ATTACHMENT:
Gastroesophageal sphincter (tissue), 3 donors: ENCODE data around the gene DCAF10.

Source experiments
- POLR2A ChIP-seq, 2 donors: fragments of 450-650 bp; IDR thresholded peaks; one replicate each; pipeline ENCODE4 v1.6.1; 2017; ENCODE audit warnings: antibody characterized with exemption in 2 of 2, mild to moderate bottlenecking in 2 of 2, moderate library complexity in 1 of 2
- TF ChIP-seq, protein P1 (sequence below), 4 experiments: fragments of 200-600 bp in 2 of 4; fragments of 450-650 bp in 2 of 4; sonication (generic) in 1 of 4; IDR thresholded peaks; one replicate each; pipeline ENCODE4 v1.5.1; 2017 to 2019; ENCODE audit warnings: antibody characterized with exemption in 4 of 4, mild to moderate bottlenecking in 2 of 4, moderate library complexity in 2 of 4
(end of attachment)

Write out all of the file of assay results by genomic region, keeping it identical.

Gastroesophageal sphincter (tissue), 3 donors: ENCODE data around the gene DCAF10.

Source experiments
- POLR2A ChIP-seq, 2 donors: fragments of 450-650 bp; IDR thresholded peaks; one replicate each; pipeline ENCODE4 v1.6.1; 2017; ENCODE audit warnings: antibody characterized with exemption in 2 of 2, mild to moderate bottlenecking in 2 of 2, moderate library complexity in 1 of 2
- TF ChIP-seq, protein P1 (sequence below), 4 experiments: fragments of 200-600 bp in 2 of 4; fragments of 450-650 bp in 2 of 4; sonication (generic) in 1 of 4; IDR thresholded peaks; one replicate each; pipeline ENCODE4 v1.5.1; 2017 to 2019; ENCODE audit warnings: antibody characterized with exemption in 4 of 4, mild to moderate bottlenecking in 2 of 4, moderate library complexity in 2 of 4